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U.S. Toughens Injury Reporting Regs

Monday, September 15, 2014

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Sharpening its focus on severe injuries in the workplace, the U.S. will step up accident reporting requirements for employers as of Jan. 1.

The new Occupational Injury and Illness Recording and Reporting Requirements–NAICS Update
and Reporting Revisions
, released Thursday (Sept. 11), detail additions, exemptions and other changes to employer notifications when an employee is killed or seriously injured on the job.

The Occupational Safety and Health Administration rule will relieve certain pipeline, architecture, engineering and other employers of routine recordkeeping, but other employers will see new requirements.

Architects
©iStock / tomazl

Employers in Architectural, Engineering and Related Services (NAICS Code 5413) will be partially exempt in keeping with OSHA's new emphasis on higher-risk industries and more severe injuries.

And everyone covered by the OSH Act will have to report if an employee requires hospitalization or suffers amputation or the loss of an eye.

4,405 Worker Deaths

The announcement of the final rule follows preliminary results from the Bureau of Labor Statistics' 2013 National Census of Fatal Occupational Injuries, which showed 4,405 workplace fatalities in 2013.

"We can and must do more to keep America's workers safe and healthy," said U.S. Secretary of Labor Thomas E. Perez. "Workplace injuries and fatalities are absolutely preventable, and these new requirements will help OSHA focus its resources and hold employers accountable for preventing them."

OSHA officials say the reporting revisions, first proposed in June 2011, will help the agency identify and focus on workplaces and industries where the most severe injuries are occurring.

OSHA estimates that the new rule will bring $19.2 million in new costs to employers and $11.5 million in savings for other employers—a net annualized cost of $7.7 million.

The rule takes effect Jan. 1, 2015, for workplaces under federal OSHA jurisdiction.

RefineryFire
©iStock / deadandliving

Covered employers will be required to report within 24 hours any single instance of an in-patient hospitalization, amputation or loss of an eye. More than 4,400 Americans were killed on the job in 2013.

Employers in states with state-run OSHA plans are advised to check with their agencies for the implementation date, but federal OSHA is encouraging a Jan. 1 deadline for all states.

What's Changing

The new rule reflects two key changes.

First, it updates the list of lower-risk industries partially exempted from the recordkeeping requirement. The previous list was based on the old Standard Industrial Classification (SIC) system and on data from the 1990s.

The new rule is based on the North American Industry Classification System (NAICS) and on data from 2007-09.

The new rule keeps the recordkeeping exemption for employers with 10 or fewer employees, regardless of their industry.

Second, the rule expands the list of severe work-related injuries that covered employers must report to OSHA. The rule keeps the current requirement to report all work-related fatalities to OSHA within eight hours and adds a  requirement to report all work-related in-patient hospitalizations, amputations and loss of an eye within 24 hours.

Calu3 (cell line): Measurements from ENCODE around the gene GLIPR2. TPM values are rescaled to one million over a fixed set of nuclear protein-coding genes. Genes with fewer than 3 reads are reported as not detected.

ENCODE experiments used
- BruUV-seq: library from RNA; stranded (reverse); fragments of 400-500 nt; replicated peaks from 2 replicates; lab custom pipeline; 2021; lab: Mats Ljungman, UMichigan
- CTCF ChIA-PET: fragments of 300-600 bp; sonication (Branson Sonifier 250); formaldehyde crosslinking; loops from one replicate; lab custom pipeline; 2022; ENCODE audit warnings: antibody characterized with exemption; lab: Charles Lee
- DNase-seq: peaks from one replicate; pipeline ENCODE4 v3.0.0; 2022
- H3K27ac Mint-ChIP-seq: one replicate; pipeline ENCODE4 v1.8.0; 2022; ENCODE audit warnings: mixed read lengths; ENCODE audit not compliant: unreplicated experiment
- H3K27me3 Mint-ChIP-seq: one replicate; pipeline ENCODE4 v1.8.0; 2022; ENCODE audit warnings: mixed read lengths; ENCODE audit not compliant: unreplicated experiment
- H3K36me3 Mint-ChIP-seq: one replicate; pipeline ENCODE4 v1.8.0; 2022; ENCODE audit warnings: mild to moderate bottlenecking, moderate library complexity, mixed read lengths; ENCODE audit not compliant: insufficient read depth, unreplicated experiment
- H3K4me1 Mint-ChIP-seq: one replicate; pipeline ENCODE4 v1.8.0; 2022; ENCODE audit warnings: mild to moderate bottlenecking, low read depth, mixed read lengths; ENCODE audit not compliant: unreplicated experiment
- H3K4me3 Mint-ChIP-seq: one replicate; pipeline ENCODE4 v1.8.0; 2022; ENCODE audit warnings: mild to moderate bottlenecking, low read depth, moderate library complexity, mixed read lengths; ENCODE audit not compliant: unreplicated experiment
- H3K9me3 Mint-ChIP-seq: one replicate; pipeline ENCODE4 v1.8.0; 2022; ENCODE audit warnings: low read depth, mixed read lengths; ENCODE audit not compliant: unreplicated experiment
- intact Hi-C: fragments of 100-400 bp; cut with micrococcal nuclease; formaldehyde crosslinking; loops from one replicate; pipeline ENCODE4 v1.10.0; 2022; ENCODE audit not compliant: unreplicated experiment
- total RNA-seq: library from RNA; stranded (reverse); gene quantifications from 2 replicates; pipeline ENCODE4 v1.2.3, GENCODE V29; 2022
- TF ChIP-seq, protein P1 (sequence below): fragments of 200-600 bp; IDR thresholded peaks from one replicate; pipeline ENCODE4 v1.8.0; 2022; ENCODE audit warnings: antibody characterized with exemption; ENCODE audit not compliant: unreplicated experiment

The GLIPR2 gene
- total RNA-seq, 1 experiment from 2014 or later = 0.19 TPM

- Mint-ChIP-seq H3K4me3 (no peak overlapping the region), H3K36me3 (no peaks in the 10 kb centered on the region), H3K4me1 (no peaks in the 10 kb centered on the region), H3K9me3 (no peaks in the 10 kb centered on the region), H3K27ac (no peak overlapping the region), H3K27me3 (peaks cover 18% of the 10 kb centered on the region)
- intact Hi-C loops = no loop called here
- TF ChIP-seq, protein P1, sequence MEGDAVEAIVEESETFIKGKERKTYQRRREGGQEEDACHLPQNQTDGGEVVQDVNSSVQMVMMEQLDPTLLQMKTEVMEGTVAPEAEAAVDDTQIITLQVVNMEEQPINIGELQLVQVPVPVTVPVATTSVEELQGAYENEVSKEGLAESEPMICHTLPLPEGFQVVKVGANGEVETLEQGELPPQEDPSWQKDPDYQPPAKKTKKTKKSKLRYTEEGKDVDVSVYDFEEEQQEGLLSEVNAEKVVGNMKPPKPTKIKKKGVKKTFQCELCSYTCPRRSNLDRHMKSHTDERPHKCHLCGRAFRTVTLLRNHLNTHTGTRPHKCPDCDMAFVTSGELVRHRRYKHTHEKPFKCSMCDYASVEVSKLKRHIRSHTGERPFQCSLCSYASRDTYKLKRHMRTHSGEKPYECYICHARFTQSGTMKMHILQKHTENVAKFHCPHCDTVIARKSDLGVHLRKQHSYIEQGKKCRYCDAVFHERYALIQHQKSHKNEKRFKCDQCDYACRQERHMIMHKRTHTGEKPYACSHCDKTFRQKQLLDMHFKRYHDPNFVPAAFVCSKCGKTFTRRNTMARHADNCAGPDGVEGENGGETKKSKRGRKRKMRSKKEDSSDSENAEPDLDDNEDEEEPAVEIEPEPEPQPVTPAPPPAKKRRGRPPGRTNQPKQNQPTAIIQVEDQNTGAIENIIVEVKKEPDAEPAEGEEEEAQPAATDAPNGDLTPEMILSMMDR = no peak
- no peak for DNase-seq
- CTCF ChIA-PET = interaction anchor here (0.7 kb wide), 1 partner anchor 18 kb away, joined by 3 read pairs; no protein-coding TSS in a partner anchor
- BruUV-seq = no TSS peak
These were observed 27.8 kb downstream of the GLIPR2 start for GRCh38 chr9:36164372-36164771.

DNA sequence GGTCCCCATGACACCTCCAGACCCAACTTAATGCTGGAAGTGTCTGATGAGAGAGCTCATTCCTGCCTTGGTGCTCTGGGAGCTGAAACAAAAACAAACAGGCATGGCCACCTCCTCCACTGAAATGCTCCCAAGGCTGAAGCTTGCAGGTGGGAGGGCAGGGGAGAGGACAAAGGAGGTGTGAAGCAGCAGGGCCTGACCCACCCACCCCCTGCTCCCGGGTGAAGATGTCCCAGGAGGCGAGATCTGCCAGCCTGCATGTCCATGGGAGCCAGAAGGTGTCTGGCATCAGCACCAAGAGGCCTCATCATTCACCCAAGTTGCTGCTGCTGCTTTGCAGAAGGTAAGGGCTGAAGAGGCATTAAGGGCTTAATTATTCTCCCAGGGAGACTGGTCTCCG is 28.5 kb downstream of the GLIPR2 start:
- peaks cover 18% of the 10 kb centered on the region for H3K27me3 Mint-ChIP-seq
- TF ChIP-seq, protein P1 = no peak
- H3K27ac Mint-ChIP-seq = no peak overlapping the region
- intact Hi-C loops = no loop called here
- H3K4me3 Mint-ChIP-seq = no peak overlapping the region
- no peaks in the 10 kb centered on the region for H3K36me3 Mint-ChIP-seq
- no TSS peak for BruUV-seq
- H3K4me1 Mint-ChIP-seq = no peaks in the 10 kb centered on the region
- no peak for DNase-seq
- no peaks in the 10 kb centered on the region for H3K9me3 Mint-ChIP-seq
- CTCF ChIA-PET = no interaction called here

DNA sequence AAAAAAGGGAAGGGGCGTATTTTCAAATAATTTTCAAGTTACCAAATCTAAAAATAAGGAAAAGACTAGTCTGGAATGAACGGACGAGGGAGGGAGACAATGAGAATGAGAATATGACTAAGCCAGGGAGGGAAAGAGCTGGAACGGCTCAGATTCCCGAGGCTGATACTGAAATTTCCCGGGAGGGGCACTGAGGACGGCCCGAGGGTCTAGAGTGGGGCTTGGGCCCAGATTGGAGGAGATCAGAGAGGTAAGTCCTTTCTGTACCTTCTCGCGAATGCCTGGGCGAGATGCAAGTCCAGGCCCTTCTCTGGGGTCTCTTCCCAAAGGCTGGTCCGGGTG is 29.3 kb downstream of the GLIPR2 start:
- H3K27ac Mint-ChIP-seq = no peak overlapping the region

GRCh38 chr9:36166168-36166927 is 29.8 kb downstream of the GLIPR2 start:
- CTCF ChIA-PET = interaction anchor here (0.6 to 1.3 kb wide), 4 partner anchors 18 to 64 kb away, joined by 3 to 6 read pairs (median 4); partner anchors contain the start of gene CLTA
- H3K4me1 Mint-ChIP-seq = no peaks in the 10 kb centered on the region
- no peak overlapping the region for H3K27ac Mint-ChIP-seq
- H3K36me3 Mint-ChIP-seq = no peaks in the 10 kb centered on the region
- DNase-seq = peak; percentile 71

OSHA Form 300
OSHA

All employers covered under the OSHA Act—even those exempted from routine recordkeeping by company size or type—must comply with the new severe injury and illness reporting requirements.

Currently, employers are required to report only hospitalizations of three or more employees. Going forward,  single hospitalizations, amputations and loss of an eye will have to be reported.

What's Required

All employers covered by the Occupational Safety and Health Act—even those exempted by company size or employer type from maintaining injury and illness records—must comply with the new severe injury and illness reporting requirements.

"Hospitalizations and amputations are sentinel events, indicating that serious hazards are likely to be present at a workplace and that an intervention is warranted to protect the other workers at the establishment," said Dr. David Michaels, assistant secretary of labor for occupational safety and health.

OSHA is developing an electronic reporting form for employers, in addition to the phone reporting options.

Who's In, Who's Out

An OSHA Fact Sheet details the industries that are being added to, and partially exempted from, the reporting requirements.

Pipeline
©iStock / OlegFedorenko

The new list of industries partially exempted from recordkeeping includes several Pipeline Transportation sectors.

Newly added employers in the building- and construction-related fields include Building Material and Supplies Dealers (NAICS Code 4441);  Services to Buildings and Dwellings (5617); Lessors of Real Estate (5311); Activities Related to Real Estate (5313); Commercial and Industrial Machinery and Equipment Rental and Leasing (5324); Facilities Support Services (5612); and Museums, Historical Sites and Similar Institutions (7121).

Partially exempt employers in the industry now include Architectural, Engineering and Related Services (NAICS Code 5413); Specialized Design Services (5414); Computer Systems Design and Related Services (5415); Management, Scientific and Technical Consulting Services (5416); Pipeline Transportation (4861, 4862, 4869); and Schools, Technical Schools, Colleges and Universities (6111 through 6117)

Complete details are available on OSHA's new Recordkeeping Rule site.

   

Tagged categories: Accidents; Architects; Business management; Designers; Engineers; Equipment rental; Health & Safety; Health and safety; North America; OSHA; Pipeline

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